Postman looks at the rise of television, but contemporary readers might think first of the Uber for X generation of apps. The global coronavirus lockdowns are also highlighting the winner/loser divide that concerns Postman here. I used UberEats for the first time this month, but the app won’t be staying on my phone. The flexibility lauded by the Uber for X model of on-demand services is really just precarity. It’s work, but it’s not good. Not because the work isn’t valuable or have inherent dignity, it does. But what could be a relationship between consumers, local businesses, and the workers who turn the wheels of the real economy becomes, instead, a gig.

Instead, I'll be ordering directly from restaurants or picking up take-out nearby. A little extra work for me, but a more equitable deal for all involved.

In the gig economy, existing winners — the hyper-scalable digital corporations, for one, but also people who can afford to order out — get better margins, less risk, and frictionless service. The gig workers make some money, of course. They also come face to face with the fact that everyone involved in this transaction would like to see them replaced with a drone, if only for the novelty (but probably for the profit).

So when new technologies arrive, we must ask ourselves who stands to win and who stands to lose. The answer to this question isn’t simple, however, because there is no grand conspiracy picking the winners and the losers. Postman offers an example from Lewis Mumford’s history of the mechanical clock. The clock was invented by monks to add precision and regularity to the prayer and work of the monasteries.

But what the monks did not foresee was that the clock is a means not merely of keeping track of the hours but also of synchronizing and controlling the actions of men. And thus, by the middle of the fourteenth century, the clock had moved outside the walls of the monastery, and brought a new and precise regularity to the life of the workman and the merchant.

This made modern capitalism possible, for better or worse, and is illustrative of how the most significant changes brought about by new technologies are often unanticipated by their creators.

Media Wars

Following the principle that new technologies pick new winners and losers is that they also enter into conflict with existing technologies. Television does not command our time and attention the way it did before the internet displaced it. Today, mobile devices have already transformed the tethered, computer-based internet of the early days of digital media.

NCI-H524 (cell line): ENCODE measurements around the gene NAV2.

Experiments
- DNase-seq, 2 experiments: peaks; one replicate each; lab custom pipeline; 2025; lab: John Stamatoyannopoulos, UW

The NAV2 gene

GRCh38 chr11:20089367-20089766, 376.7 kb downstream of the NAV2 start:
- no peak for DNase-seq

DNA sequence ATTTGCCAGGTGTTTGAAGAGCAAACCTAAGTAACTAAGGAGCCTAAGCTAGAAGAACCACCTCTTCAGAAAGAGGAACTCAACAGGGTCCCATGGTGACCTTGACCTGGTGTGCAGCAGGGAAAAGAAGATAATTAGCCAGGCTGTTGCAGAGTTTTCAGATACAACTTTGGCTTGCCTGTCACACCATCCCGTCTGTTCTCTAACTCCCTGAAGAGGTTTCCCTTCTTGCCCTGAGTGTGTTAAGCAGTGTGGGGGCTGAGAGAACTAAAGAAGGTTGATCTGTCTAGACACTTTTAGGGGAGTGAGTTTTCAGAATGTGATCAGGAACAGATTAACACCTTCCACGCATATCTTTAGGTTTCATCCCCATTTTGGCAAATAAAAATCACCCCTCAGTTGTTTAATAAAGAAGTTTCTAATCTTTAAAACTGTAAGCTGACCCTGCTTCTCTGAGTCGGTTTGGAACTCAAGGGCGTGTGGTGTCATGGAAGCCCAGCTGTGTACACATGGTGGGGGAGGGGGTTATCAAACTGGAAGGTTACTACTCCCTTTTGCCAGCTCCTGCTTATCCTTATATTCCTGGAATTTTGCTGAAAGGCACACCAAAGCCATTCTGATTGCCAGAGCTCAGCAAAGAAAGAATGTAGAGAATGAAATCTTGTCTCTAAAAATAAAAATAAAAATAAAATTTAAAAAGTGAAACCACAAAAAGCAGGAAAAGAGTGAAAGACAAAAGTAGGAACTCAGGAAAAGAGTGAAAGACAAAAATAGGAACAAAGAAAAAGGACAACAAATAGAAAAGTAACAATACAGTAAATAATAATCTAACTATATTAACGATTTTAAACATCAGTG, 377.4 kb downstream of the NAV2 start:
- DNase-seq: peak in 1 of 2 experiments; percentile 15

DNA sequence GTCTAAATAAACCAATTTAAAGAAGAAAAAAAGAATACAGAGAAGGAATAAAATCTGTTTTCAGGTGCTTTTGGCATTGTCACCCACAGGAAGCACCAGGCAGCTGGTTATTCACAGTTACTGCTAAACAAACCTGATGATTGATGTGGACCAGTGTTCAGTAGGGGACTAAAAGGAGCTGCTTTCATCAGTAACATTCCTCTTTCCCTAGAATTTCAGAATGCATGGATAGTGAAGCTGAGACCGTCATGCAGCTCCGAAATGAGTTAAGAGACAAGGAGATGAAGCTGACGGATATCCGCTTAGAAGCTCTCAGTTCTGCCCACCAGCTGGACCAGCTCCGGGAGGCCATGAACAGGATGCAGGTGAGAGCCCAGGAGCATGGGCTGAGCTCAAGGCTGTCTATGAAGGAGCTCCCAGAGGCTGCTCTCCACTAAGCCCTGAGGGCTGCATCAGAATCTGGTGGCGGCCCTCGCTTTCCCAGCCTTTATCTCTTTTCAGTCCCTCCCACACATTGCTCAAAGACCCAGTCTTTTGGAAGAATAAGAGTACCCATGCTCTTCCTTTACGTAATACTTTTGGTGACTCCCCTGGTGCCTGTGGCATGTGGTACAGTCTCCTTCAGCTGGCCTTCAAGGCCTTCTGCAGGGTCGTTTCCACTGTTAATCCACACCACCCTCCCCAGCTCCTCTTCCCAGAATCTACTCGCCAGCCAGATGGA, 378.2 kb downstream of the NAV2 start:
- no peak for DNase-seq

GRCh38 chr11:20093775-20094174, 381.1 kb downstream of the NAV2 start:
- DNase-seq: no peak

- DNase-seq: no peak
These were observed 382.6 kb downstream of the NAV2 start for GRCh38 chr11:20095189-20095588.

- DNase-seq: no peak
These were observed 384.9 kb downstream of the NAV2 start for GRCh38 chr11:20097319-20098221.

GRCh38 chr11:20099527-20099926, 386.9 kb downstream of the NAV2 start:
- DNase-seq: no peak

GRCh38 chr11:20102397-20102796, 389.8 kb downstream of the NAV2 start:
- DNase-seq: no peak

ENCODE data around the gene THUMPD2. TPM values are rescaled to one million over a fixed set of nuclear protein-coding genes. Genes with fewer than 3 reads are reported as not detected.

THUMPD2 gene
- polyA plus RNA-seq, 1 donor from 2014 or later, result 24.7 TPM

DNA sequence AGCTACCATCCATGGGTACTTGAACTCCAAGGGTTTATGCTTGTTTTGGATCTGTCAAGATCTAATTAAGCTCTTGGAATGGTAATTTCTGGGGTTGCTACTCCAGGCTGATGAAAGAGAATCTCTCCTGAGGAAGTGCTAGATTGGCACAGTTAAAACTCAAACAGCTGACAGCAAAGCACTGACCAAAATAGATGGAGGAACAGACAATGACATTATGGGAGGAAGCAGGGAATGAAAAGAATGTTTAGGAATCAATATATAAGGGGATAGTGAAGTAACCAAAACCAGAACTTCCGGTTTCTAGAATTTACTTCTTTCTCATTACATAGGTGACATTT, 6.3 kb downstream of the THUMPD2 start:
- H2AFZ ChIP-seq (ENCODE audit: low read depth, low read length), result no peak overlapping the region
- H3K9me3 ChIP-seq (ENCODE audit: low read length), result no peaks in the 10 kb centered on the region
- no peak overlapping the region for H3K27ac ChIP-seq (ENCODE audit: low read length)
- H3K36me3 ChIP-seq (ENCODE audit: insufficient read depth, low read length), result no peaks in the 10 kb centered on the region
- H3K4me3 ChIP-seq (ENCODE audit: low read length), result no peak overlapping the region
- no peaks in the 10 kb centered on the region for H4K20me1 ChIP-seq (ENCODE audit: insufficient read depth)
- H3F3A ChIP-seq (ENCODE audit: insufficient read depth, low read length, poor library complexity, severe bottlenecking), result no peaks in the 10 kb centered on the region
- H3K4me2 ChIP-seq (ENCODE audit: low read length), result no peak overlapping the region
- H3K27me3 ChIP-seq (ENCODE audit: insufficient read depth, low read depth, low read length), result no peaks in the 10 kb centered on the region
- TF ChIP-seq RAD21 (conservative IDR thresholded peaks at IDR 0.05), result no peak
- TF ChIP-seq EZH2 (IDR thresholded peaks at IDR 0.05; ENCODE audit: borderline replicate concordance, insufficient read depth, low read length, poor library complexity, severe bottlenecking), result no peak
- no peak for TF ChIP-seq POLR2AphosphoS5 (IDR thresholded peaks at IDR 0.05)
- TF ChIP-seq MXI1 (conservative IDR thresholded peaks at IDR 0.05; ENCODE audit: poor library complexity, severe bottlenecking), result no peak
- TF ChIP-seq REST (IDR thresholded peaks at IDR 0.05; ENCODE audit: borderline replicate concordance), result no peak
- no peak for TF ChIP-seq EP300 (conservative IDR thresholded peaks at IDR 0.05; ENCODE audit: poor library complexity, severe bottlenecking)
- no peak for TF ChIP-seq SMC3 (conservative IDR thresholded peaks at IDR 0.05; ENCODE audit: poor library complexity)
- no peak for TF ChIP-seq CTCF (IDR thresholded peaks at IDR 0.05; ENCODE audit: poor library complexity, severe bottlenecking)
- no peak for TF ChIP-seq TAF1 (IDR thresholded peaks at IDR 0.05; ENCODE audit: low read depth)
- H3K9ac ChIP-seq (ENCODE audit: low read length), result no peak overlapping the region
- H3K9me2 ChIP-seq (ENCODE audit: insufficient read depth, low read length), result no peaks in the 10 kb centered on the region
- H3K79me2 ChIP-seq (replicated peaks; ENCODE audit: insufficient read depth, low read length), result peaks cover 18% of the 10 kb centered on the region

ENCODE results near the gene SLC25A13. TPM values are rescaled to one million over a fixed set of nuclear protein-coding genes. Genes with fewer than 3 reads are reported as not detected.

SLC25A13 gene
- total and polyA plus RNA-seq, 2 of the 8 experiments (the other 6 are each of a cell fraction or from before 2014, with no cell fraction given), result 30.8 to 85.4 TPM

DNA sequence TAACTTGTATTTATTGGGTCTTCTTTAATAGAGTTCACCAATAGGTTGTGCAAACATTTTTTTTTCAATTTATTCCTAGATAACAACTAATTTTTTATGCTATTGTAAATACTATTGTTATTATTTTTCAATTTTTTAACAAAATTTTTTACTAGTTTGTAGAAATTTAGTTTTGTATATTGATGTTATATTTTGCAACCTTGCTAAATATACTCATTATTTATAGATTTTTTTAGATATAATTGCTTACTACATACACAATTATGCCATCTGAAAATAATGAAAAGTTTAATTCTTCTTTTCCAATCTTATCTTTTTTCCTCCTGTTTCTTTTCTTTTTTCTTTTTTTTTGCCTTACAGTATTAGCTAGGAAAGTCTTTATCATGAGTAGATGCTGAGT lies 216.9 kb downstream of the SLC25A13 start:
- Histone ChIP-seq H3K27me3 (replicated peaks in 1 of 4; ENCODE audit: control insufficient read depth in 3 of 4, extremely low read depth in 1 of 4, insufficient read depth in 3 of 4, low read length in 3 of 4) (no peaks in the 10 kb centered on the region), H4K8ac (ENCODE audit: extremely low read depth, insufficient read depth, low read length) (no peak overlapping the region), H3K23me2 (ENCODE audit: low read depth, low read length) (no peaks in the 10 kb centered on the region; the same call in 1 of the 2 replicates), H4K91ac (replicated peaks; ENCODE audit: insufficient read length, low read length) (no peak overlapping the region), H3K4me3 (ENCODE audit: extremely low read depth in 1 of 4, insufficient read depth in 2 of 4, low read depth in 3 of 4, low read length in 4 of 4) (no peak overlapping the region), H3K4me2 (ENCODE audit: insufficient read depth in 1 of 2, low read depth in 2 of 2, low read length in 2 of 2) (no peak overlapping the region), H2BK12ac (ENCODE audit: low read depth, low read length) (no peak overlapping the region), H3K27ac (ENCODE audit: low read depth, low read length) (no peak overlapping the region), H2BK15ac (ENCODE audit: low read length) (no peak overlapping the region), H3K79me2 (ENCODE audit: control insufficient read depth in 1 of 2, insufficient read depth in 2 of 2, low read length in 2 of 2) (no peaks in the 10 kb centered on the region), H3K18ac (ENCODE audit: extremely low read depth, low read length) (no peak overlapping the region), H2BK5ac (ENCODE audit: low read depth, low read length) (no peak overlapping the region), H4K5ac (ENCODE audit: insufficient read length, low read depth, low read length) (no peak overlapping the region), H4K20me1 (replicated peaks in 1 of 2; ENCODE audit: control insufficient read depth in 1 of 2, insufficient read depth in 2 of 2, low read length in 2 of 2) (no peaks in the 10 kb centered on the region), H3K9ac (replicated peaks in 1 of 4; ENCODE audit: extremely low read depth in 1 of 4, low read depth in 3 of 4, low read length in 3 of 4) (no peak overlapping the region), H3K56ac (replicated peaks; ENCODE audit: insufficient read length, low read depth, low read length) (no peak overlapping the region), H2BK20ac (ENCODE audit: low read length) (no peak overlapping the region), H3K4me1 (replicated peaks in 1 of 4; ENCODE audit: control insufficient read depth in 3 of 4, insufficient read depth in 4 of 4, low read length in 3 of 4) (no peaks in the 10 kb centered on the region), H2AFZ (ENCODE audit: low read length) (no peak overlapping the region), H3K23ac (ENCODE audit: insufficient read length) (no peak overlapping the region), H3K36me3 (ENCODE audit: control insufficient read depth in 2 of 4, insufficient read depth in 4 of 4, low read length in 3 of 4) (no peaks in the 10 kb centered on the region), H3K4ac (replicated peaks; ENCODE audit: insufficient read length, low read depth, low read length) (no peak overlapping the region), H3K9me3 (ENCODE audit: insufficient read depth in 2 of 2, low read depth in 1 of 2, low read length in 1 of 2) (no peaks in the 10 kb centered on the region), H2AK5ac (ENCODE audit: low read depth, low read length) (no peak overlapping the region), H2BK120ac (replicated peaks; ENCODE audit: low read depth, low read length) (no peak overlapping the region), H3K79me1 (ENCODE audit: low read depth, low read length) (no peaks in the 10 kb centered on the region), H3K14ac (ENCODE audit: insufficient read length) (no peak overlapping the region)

Postman returns to Thamus to show how new media enter into ideological conflict with each other. The battle for hearts and minds is total:

new technologies compete with old ones—for time, for attention, for money, for prestige, but mostly for dominance of their world-view. This competition is implicit once we acknowledge that a medium contains an ideological bias. And it is a fierce competition, as only ideological competitions can be. It is not merely a matter of tool against tool—the alphabet attacking ideographic writing, the printing press attacking the illuminated manuscript, the photograph attacking the art of painting, television attacking the printed word. When media make war against each other, it is a case of world-views in collision.

Thamus’ judgement against the written word was based on how it would transform the meanings of “wisdom” and “memory.” He was correct, and those concepts were changed and eventually the new written versions became the accepted, valued forms of knowledge in education. We’re experiencing similar transformations today, but at a much faster pace. Postman wants to remind readers that a given type of knowledge is not guaranteed to remain valued.

Still, it is also not true that newer forms of anything are fundamentally better than what came before, and vice versa. We must judge technology by standards other than novelty or tradition. Those standards are what we’ll explore in the rest of Technolopoly.

Technopoly Today

I included several current examples of the principles Postman sets down at play in the world today, which illustrate our largely uncritical approach to new technology.

We welcomed smartphones and mobile internet and are only now beginning to ask what we've lost on our forced march towards technopoly. It’s just the latest failure to reckon with the implications of rapid technological change and the impetus behind it.

I’ll conclude with a question. It’s one that I’ve been thinking about more since the global pandemic and lockdowns:

Who are the winners and losers in today’s digital media landscape?

Join me in the comments sections below if you’d like to swap ideas, but for now, I’ll leave you with Postman’s own conclusion:

New technologies alter the structure of our interests: the things we think about. They alter the character of our symbols: the things we think with. And they alter the nature of community: the arena in which thoughts develop. As Thamus spoke to Innis across the centuries, it is essential that we listen to their conversation, join in it, revitalize it. For something has happened in America that is strange and dangerous, and there is only a dull and even stupid awareness of what it is—in part because it has no name. I call it Technopoly.

Next in the series: From Tools to Technocracy